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Coke looks for comeback
CEO Neville Isdell says '05 focus is to "get our house in order" and regenerate market growth.
February 16, 2005: 1:00 PM EST

NEW YORK (CNN/Money) - Coca-Cola Co. CEO Neville Isdell swallowed a can full of pride before analysts Wednesday as he repeatedly admonished himself and the beverage behemoth he leads for not "delivering to our full potential."

"I'm not happy about it at all. I don't believe we performed as well as we could. With just a two percent increase in worldwide unit volume growth last year, it's hard to deny that," Isdell said during a morning conference call with analysts to discuss the company's fourth-quarter results.

The call was monitored via Webcast in New York.

Despite Coke (Research) recording profits and revenue for the period that topped Wall Street's forecasts, Isdell wasn't a happy man.

But he came with a bold message: "In 2005, we will not judge ourselves on earnings growth but on our ability to get the company back to its full potential and we are prepared to act with a great sense of urgency."

To that end, Isdell said Coke will stick to its policy of not issuing earnings-per-share guidance.

The gameplan for the world's biggest beverage maker to regenerate market growth will hit heavily on two areas: advertising and brand innovation.

Said Isdell, "Our primary focus is to make progress in our flagship North America market where we've lost a small percentage of volume market share."

Coca-Cola's North America unit case volume, a key sales measure in the beverage industry, fell 1 percent in the fourth quarter and was flat year-over-year.

In an effort to juice up its image, the company plans to spend about $400 million on an "accelerated" advertising and marketing campaign that uses big-media buys to target a national audience rather than tailor several different ads to reach smaller local markets.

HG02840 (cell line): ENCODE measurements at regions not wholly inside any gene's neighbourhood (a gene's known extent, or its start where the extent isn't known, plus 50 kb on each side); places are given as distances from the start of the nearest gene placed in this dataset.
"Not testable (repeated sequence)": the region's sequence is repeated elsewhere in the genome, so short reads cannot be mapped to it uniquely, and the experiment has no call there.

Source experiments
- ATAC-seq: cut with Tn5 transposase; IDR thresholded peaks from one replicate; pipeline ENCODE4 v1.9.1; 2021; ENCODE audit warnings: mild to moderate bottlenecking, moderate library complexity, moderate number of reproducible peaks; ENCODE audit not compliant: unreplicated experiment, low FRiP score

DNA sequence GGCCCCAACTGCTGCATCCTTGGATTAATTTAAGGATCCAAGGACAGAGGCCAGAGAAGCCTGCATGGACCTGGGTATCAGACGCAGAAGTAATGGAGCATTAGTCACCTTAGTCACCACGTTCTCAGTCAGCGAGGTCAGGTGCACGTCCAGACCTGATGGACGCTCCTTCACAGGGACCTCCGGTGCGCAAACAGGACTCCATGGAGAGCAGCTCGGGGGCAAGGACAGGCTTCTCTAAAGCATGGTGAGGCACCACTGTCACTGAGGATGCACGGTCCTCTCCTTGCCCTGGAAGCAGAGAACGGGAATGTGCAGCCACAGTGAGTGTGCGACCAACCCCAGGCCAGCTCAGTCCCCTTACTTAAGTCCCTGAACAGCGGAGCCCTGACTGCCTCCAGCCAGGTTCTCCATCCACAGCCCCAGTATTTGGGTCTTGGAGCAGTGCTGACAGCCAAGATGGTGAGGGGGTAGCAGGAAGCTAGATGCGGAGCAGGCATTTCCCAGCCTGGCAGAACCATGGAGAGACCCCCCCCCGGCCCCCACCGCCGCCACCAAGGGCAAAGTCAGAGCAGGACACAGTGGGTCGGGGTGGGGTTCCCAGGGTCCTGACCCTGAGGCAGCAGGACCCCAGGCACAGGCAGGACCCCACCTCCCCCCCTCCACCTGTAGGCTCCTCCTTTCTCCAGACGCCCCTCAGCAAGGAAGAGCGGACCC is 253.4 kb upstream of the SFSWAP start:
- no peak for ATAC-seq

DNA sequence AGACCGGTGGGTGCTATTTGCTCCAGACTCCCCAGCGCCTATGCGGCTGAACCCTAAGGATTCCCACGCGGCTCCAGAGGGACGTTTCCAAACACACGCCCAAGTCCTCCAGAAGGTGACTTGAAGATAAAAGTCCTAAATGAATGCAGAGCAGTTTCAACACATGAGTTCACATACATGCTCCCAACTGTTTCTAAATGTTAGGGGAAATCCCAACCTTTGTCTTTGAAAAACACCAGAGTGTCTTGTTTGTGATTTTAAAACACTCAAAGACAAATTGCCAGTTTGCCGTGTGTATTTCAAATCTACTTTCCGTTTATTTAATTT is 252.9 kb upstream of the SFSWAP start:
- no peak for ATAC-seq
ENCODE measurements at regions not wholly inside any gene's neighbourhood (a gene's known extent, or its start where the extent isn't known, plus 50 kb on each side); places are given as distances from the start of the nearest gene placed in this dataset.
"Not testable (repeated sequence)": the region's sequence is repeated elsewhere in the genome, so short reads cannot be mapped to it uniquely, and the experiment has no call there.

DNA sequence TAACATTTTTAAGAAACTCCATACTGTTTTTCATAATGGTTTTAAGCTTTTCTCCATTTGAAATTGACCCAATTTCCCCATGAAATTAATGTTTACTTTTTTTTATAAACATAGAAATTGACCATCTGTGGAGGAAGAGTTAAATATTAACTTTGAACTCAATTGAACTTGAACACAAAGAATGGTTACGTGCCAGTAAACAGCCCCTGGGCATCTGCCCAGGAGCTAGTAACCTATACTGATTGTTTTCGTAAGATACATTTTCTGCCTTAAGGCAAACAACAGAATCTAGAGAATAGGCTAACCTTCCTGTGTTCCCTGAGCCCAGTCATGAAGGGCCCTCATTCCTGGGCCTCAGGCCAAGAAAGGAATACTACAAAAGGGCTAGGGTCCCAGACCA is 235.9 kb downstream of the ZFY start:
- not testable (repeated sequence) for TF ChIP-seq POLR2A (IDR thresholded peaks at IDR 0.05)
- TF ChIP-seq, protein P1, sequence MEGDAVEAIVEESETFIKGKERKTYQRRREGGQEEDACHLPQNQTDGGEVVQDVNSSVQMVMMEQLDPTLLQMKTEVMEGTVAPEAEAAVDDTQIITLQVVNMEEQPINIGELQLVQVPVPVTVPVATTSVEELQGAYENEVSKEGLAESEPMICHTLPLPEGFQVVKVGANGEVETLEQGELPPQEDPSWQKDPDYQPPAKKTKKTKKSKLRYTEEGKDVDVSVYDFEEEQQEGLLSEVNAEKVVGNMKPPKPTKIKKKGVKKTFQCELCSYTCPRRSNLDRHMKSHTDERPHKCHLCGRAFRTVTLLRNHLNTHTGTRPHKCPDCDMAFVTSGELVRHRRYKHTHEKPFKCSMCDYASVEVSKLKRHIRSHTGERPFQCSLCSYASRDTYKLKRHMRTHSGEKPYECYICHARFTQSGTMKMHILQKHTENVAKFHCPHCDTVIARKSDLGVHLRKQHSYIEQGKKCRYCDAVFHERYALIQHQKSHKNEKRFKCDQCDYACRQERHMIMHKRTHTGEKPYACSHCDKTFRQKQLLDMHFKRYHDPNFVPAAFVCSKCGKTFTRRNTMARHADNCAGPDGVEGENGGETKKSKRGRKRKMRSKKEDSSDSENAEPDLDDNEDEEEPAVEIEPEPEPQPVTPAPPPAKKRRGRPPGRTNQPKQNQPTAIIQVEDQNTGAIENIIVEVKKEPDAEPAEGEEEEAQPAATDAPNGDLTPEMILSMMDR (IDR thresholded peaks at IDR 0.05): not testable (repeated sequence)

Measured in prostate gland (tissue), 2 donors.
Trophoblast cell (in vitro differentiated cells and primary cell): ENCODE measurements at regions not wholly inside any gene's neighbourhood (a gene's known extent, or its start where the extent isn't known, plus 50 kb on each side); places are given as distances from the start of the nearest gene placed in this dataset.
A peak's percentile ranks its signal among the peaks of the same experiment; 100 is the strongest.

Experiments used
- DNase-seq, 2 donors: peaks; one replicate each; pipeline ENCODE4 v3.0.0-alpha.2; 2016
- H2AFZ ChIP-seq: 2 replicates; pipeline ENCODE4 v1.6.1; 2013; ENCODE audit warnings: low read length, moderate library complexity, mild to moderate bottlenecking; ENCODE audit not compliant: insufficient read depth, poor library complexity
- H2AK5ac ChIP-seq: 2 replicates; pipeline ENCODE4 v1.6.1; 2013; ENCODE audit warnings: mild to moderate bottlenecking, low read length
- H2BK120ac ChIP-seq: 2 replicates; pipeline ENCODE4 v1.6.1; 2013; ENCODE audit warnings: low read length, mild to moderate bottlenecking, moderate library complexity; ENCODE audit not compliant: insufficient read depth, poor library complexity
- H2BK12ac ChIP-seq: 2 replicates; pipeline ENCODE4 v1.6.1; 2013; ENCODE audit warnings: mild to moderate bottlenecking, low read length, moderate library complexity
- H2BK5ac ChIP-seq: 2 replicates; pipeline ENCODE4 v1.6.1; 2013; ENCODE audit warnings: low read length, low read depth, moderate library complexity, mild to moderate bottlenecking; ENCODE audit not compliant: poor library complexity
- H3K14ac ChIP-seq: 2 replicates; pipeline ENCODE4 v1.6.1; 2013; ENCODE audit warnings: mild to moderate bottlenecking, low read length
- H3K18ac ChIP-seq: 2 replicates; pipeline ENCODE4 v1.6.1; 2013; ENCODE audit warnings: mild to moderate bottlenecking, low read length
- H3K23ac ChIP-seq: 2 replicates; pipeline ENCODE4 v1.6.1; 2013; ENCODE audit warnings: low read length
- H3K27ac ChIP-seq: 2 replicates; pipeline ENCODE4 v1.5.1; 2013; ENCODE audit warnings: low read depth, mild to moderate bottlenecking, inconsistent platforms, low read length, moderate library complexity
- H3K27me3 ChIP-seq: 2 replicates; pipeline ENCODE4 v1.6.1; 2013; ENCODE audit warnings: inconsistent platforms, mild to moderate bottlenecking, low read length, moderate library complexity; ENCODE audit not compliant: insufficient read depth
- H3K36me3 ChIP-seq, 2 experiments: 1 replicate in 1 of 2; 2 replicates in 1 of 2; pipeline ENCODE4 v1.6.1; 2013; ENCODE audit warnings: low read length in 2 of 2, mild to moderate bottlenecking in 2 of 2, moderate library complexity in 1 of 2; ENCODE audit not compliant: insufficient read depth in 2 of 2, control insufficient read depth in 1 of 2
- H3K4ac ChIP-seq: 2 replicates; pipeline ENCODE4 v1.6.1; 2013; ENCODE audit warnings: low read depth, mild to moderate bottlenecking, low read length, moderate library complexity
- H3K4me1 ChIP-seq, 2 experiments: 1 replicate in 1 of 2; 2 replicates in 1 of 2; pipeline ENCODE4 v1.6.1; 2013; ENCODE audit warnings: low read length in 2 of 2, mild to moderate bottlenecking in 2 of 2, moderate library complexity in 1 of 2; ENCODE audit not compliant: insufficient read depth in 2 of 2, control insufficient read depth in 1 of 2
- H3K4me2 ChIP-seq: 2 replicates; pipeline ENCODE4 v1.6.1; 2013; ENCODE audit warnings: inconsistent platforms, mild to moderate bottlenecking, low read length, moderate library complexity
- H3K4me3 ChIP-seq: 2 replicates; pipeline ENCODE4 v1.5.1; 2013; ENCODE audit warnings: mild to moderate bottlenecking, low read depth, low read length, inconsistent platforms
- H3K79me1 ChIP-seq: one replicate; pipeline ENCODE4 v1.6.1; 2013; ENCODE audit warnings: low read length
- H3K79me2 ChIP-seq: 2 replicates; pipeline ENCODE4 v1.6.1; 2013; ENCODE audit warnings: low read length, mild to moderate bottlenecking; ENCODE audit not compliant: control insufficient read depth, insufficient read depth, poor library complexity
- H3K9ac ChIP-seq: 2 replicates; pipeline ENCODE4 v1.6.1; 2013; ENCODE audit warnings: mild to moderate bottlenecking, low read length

"We're also strengthening our commitment to our core brands," Don Knauss, president and COO of Coke North America, said during the call. Coke's diet cola, water and juice brands will see the most "robust innovation," he said.

For instance, both Coke and its rival PepsiCo (Research) earlier this month announced plans to begin selling diet drinks sweetened with sugar substitute Splenda. Knauss said the company will launch a new "100 days of Diet Coke" campaign to coincide with the debut of the drink this spring.

Coke's other beverage rollouts this year include a lime-flavored version of the flagship Coca-Cola brand and an energy drink called Full Throttle. The Splenda-sweetened cola is expected to appeal more to women consumers.

Chief financial officer Gary Fayard told analysts that the increased investment in marketing and advertising and weak performance in certain markets will pressure results in 2005. "We don't expect the high single-digit growth target to apply to 2005," Fayard said, although he did not provide specific EPS guidance, in keeping with the company's policy.

Isdell said he believes Coke has a strong pipeline for 2005 and hopes that its unit cae volumes will start to pick up in 2006. He also dismissed the idea that he was open to any significant merger or acquisition plans for the company any time soon.

Said Isdell, "I am working on stabilizing the business and regenerating growth. We're in a great industry with high margin and we have the knowledge and the expertise. For now we're focused on getting our own house in order and improving shareholder value, not the size of the business."  Top of page


Neville Isdell
Coca-Cola Company
PepsiCo Incorporated
Soft Drinks
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